THE number of people who failed a breath test during the Christmas clampdown fell compared to 12 months ago.
Police said positive samples in the West Mercia region showed an “encouraging” decline during the festive season, despite a record number of people being tested.
The figures, released by Safer Road Partnership for Warwickshire and West Mercia, revealed 143 people either refused to give a test or tested positive for drink and drugs, 3.8 per cent of those breathalysed during the month-long campaign.
This compared to failure from 4.4 per cent of those tested in the region during the same period in 2012.
Meanwhile, after crashes, 16 people either refused to give a test or tested positive for drink or drugs, 1.5 per cent of those tested during December 2013, compared to 3 per cent in December 2012.
Vicki Bristow, communications manager at the Safer Roads Partnership, said: “Although the percentage drop isn’t large, it’s encouraging that the number of positive breath tests we are seeing overall and after collisions is steadily reducing.
“However, there are still a significant number of motorists ignoring the simple message that drinking or taking drugs and driving ruins lives.
“It’s worrying that there are still motorists out there who think they can risk having a drink and driving.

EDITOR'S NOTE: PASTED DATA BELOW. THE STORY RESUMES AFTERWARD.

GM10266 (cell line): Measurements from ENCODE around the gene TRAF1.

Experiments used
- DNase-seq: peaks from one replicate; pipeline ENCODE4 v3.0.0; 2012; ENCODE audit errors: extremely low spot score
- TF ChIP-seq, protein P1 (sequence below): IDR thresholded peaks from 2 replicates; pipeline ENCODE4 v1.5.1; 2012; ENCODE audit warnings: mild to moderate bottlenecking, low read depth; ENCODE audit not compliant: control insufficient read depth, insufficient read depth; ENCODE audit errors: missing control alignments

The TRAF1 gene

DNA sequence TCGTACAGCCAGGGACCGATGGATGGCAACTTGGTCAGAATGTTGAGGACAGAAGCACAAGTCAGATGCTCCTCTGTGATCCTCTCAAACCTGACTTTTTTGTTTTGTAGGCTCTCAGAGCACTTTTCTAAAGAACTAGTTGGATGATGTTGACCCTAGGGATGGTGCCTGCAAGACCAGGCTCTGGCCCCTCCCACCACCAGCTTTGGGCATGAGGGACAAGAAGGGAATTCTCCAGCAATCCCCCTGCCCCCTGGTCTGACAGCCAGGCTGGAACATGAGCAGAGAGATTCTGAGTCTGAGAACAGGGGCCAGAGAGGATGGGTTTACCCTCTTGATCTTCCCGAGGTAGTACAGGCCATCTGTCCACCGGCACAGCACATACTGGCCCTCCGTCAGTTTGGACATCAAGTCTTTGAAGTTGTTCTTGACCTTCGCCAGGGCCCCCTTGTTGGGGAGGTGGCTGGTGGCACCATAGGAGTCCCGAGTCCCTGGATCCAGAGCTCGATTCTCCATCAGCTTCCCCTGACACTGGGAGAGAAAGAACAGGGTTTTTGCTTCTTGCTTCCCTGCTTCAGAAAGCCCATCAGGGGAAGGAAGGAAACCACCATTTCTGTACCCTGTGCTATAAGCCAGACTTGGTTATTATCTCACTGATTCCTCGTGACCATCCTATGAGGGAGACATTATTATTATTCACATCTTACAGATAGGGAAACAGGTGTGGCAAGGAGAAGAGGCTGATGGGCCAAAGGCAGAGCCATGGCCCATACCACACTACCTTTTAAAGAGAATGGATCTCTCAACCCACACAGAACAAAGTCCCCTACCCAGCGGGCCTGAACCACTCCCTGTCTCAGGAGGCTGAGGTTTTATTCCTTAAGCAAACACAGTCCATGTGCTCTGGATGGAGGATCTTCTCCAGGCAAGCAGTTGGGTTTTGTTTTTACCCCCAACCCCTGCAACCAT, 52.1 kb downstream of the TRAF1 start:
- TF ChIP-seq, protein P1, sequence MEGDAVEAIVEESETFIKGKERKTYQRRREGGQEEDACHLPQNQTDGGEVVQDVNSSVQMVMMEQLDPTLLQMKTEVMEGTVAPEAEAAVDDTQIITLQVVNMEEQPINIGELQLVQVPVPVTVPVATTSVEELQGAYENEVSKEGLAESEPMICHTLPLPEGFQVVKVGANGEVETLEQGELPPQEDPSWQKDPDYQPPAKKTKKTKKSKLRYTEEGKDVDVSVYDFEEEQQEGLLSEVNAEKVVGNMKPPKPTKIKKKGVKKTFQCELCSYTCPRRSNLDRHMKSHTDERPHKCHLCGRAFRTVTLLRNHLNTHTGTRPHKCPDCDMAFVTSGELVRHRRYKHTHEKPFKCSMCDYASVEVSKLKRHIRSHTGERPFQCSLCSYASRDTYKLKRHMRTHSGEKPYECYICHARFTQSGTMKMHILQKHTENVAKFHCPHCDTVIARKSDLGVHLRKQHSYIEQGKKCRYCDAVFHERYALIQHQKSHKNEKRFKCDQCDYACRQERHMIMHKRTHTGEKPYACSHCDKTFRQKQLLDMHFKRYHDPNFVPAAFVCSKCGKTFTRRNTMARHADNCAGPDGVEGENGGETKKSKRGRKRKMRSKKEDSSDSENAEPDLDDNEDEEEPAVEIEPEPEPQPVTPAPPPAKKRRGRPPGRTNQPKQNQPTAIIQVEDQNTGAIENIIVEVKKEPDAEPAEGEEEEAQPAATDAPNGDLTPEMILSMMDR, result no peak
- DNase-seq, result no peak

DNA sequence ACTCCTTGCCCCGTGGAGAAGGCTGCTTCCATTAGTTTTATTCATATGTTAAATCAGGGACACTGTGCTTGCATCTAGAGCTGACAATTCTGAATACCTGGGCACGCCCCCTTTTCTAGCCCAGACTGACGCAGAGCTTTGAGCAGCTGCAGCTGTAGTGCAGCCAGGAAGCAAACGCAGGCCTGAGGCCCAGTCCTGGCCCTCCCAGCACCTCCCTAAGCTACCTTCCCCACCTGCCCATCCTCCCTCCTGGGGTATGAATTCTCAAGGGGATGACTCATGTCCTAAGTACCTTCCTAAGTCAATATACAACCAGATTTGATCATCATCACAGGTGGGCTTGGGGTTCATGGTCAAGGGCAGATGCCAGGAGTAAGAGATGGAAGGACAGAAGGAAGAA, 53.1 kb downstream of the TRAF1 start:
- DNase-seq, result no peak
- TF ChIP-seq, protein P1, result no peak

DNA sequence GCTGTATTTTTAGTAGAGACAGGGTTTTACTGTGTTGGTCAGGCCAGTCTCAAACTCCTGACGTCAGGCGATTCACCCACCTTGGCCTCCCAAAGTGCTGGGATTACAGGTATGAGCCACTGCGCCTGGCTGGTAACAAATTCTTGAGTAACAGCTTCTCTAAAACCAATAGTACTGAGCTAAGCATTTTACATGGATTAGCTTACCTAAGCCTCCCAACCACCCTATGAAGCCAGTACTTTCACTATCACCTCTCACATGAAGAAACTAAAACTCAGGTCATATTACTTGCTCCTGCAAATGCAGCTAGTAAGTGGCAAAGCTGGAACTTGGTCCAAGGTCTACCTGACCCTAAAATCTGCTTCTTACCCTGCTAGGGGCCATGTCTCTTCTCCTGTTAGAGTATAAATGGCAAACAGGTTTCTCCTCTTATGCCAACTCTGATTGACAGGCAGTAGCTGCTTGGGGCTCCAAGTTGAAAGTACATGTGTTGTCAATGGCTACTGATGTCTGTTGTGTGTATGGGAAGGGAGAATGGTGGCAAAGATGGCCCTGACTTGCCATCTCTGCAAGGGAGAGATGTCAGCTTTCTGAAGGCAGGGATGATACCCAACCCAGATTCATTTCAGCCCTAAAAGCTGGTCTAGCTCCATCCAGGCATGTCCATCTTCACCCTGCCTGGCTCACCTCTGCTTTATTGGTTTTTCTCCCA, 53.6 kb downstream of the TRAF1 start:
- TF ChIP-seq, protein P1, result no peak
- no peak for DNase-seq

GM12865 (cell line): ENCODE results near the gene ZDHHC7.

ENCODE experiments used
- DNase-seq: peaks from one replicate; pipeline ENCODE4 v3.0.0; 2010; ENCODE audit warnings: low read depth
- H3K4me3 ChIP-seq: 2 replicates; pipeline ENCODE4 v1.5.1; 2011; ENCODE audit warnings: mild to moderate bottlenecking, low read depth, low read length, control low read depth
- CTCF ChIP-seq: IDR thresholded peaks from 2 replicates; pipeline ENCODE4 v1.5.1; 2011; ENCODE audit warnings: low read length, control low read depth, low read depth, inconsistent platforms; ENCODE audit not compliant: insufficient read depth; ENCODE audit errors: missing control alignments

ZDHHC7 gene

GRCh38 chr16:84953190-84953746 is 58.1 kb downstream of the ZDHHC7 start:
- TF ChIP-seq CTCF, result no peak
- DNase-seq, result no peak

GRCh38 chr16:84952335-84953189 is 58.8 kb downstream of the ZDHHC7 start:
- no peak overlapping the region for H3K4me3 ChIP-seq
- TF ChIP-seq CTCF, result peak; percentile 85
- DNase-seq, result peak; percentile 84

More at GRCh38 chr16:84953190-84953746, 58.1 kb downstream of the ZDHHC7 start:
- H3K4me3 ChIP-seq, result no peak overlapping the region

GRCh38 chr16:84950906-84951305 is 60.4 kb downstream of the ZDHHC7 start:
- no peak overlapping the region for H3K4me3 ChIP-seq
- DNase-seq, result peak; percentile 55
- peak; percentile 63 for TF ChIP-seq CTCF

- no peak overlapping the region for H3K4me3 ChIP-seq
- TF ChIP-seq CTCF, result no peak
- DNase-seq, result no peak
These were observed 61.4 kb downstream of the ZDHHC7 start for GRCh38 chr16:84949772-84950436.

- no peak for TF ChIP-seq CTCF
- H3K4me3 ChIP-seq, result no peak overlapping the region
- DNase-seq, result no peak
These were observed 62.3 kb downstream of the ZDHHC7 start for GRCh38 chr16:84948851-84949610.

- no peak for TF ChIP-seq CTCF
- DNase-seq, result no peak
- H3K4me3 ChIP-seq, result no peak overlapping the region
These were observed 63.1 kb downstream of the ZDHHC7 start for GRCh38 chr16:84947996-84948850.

“Our simple message to them is that it’s not worth it – driving after drinking or taking drugs will continue to be a focus to ensure the roads become safer for all.”
Figures indicate that, over the past three years, 184 people were killed or seriously injured in Warwickshire and West Mercia following collisions where drink or drugs were a factor. An additional 881 were slightly injured.
Superintendent Lee Davenport, of Warwickshire and West Mercia Police, said: “Overall, Warwickshire and West Mercia Police conducted 6,275 breath tests throughout December.
“This was an increase on previous years and shows commitment from both forces to tackling this problem to bring down the number of positive tests.
“Our figures show that we are moving in the right direction but enforcing the drink driving law is an all year round, 24 hours a day, seven days a week activity and will continue to be a priority.”